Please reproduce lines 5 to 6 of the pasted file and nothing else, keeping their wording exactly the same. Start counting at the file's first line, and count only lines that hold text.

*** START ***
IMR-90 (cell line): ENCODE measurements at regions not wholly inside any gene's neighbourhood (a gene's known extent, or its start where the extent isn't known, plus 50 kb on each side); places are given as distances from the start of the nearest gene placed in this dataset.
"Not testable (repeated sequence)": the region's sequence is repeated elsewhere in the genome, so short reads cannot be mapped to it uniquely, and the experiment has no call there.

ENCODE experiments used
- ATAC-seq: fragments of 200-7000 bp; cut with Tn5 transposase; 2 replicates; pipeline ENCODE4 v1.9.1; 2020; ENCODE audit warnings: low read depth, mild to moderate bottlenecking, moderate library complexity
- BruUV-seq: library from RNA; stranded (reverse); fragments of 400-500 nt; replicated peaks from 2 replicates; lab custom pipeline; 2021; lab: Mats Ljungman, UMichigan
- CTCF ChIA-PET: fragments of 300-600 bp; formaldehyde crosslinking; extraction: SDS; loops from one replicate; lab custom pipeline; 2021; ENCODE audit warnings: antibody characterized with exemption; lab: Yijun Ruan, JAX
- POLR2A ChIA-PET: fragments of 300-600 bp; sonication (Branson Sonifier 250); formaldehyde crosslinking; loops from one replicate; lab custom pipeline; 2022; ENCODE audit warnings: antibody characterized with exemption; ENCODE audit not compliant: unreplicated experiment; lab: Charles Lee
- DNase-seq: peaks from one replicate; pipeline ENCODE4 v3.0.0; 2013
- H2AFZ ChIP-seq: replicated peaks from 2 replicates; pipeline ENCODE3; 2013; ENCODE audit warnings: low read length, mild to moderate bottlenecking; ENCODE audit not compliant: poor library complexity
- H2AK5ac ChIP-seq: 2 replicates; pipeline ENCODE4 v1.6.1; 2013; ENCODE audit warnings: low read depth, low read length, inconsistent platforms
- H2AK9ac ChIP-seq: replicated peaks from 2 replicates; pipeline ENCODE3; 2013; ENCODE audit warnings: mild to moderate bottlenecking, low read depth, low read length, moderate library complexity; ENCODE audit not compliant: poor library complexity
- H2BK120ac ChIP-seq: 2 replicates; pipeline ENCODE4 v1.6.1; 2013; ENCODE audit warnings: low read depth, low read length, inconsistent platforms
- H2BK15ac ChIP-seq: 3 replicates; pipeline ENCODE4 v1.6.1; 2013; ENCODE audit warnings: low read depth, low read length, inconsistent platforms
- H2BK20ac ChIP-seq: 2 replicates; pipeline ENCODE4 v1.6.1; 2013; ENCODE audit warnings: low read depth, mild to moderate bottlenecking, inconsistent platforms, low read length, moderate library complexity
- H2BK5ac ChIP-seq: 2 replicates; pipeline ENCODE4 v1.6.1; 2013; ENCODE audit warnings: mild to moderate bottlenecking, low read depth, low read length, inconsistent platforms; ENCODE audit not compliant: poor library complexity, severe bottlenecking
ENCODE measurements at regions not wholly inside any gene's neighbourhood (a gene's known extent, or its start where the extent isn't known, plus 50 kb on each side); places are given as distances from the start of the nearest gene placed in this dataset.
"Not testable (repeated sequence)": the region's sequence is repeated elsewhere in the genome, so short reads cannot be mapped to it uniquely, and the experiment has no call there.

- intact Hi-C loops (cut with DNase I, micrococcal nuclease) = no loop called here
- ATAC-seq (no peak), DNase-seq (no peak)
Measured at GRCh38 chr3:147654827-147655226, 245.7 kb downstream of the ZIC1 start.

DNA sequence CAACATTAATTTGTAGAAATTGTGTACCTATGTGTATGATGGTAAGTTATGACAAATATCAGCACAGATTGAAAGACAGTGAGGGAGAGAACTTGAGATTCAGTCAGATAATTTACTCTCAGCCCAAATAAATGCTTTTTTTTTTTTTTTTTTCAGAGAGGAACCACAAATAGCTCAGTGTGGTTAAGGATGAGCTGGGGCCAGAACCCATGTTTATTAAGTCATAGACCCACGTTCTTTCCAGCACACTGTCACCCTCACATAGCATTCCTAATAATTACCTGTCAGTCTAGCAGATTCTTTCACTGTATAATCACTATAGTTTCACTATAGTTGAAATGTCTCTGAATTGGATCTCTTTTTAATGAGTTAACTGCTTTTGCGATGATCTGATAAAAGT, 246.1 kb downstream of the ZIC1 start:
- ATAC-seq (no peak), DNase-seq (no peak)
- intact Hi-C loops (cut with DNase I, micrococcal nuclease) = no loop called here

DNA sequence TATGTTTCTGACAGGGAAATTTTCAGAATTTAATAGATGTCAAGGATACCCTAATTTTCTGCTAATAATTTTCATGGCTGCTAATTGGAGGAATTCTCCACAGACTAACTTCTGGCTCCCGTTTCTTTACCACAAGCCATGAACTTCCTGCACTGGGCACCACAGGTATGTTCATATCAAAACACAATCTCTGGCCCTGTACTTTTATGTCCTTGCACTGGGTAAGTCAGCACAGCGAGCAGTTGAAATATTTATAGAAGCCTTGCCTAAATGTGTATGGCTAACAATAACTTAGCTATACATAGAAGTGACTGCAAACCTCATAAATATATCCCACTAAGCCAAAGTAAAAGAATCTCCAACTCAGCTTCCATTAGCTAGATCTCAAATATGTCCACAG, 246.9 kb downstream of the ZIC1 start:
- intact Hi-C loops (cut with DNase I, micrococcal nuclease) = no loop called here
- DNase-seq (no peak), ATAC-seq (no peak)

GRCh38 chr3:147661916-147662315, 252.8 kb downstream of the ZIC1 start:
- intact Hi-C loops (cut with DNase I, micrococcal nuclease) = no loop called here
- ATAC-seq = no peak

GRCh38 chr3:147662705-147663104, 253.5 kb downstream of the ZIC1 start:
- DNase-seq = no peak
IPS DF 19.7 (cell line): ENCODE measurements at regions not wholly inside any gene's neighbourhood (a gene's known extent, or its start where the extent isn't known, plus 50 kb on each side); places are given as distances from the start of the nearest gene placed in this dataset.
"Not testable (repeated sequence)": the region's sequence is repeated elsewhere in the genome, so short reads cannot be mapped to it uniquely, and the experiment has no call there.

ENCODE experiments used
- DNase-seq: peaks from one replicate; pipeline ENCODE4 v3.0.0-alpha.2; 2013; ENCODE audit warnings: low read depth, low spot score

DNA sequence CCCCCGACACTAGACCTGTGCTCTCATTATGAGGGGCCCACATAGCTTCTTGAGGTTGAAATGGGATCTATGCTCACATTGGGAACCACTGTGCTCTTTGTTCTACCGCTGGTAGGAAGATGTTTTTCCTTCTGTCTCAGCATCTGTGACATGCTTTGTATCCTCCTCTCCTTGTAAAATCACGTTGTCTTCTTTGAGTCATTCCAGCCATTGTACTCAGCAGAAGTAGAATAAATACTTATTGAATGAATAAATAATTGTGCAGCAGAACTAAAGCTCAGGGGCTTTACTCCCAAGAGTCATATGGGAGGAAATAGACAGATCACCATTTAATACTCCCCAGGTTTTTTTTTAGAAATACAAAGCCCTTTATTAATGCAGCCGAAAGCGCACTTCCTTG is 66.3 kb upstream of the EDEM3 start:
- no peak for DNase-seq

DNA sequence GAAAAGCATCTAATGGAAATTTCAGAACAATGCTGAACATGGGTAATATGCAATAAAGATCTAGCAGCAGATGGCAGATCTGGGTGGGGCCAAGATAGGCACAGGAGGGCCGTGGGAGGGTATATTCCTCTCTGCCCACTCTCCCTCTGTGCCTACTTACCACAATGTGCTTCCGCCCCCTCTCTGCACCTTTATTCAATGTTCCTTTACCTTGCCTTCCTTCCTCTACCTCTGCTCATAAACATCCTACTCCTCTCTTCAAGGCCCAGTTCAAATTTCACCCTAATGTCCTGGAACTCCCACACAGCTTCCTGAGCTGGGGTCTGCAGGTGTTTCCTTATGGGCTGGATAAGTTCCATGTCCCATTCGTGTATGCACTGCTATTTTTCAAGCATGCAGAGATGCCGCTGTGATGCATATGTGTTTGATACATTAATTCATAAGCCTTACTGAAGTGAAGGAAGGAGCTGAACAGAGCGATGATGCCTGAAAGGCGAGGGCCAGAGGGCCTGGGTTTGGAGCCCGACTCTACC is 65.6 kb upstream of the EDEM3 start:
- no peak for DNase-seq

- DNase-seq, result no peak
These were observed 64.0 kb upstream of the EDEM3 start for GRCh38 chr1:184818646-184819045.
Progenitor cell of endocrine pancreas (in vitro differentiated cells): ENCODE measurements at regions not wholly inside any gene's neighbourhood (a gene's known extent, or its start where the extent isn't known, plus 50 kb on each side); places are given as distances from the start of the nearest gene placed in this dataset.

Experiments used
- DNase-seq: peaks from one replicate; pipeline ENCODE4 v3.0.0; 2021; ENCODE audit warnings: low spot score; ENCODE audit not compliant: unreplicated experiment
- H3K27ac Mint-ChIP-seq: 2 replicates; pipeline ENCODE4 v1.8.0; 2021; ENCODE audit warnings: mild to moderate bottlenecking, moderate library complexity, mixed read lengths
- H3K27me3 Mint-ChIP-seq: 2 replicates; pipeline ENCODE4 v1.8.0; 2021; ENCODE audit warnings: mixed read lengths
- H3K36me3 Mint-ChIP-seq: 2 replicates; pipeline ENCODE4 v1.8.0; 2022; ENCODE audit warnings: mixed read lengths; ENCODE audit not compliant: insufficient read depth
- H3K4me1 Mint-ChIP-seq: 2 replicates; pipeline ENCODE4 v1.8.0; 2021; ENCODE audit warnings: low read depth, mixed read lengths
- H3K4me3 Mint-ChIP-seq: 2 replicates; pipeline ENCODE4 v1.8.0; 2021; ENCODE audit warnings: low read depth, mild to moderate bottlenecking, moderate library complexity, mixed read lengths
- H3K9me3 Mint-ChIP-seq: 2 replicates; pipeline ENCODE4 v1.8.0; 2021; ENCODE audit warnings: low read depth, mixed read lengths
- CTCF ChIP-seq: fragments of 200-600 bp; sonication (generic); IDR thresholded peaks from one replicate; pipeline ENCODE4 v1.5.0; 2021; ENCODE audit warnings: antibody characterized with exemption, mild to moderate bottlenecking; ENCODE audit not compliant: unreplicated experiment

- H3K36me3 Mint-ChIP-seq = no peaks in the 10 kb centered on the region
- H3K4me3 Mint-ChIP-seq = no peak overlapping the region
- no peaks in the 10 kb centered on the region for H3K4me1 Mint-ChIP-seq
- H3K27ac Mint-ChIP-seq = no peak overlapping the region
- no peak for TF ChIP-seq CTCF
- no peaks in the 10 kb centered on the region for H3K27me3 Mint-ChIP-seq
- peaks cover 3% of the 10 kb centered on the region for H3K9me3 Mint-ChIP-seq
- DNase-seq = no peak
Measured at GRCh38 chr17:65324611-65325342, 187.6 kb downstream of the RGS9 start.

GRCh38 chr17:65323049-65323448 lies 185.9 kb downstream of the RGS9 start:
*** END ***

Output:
- BruUV-seq: library from RNA; stranded (reverse); fragments of 400-500 nt; replicated peaks from 2 replicates; lab custom pipeline; 2021; lab: Mats Ljungman, UMichigan
- CTCF ChIA-PET: fragments of 300-600 bp; formaldehyde crosslinking; extraction: SDS; loops from one replicate; lab custom pipeline; 2021; ENCODE audit warnings: antibody characterized with exemption; lab: Yijun Ruan, JAX